Turn regulatory compliance into competitive advantage

For many, the new year is a time for new beginnings, new habits, and new ways of thinking. When the calendar flipped to 2018, I…

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Janet de Guzman

January 23, 20185 minute read

regulatory compliance

For many, the new year is a time for new beginnings, new habits, and new ways of thinking. When the calendar flipped to 2018, I sifted through many posts encouraging readers to finally kick-start that fitness program, aim to become more productive, or mindful, or assertive.

However, there was one particular article that caught my eye. The writer, quoting a famous motivational guru, posited that asking yourself this one question could turn a bad situation around. Ask negative questions and you’ll get negative responses. Ask empowering questions and you’ll get positive responses that will empower you. That question is:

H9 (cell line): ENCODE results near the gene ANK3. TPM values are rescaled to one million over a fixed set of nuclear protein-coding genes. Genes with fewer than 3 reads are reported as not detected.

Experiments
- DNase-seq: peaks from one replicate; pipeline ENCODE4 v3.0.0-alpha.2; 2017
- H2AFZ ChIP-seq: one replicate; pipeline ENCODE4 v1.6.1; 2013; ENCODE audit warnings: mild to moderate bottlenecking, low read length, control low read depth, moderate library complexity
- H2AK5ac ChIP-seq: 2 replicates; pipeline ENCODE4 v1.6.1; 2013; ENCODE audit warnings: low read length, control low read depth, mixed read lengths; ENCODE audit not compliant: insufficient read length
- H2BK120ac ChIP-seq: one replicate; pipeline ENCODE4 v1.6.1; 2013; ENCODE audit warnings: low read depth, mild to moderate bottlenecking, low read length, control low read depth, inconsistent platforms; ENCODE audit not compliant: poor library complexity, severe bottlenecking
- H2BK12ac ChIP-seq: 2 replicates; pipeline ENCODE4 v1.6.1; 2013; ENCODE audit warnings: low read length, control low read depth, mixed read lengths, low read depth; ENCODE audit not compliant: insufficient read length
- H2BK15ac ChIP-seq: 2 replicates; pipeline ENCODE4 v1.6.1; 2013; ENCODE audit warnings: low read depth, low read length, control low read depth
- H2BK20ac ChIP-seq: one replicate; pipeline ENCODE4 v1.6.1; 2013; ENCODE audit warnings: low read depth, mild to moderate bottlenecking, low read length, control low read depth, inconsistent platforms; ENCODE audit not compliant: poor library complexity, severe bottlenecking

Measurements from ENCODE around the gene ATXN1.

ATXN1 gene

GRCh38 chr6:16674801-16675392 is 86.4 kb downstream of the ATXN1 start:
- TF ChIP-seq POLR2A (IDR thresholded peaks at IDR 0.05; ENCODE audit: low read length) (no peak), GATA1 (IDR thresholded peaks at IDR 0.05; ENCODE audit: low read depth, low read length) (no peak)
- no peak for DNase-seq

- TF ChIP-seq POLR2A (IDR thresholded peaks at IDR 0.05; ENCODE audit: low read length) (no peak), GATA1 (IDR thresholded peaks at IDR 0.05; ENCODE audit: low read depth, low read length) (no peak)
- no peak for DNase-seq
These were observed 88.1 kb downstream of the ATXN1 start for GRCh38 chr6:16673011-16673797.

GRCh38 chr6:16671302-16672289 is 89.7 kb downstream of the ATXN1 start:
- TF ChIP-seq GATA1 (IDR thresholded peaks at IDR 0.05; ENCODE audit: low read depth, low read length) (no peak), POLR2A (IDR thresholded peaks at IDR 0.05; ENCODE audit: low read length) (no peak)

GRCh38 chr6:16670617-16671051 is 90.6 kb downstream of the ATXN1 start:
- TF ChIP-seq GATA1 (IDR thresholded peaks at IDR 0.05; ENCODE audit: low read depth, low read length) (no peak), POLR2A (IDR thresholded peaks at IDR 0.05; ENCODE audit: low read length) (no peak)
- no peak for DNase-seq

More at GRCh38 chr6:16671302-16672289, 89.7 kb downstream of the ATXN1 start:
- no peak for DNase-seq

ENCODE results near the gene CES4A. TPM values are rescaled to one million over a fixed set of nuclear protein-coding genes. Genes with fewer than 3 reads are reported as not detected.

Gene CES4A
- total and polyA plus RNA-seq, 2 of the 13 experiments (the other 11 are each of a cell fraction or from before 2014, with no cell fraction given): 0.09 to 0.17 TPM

What’s great about this situation you’re not seeing right now?

Organizations everywhere wrestle with an ongoing challenge called regulatory compliance, every day. The very word compliance elicits immediate negative reactions; it represents obligations and effort. Politicians run on platforms promising to decrease regulatory requirements. Often seen as a firm’s internal police force and auditor, the compliance department doesn’t win many popularity contests.

So, in the spirit of asking empowering questions,

How can we turn regulatory compliance into competitive advantage?

Increasing pressures

First let’s look at the compliance pressures facing organizations in 2018.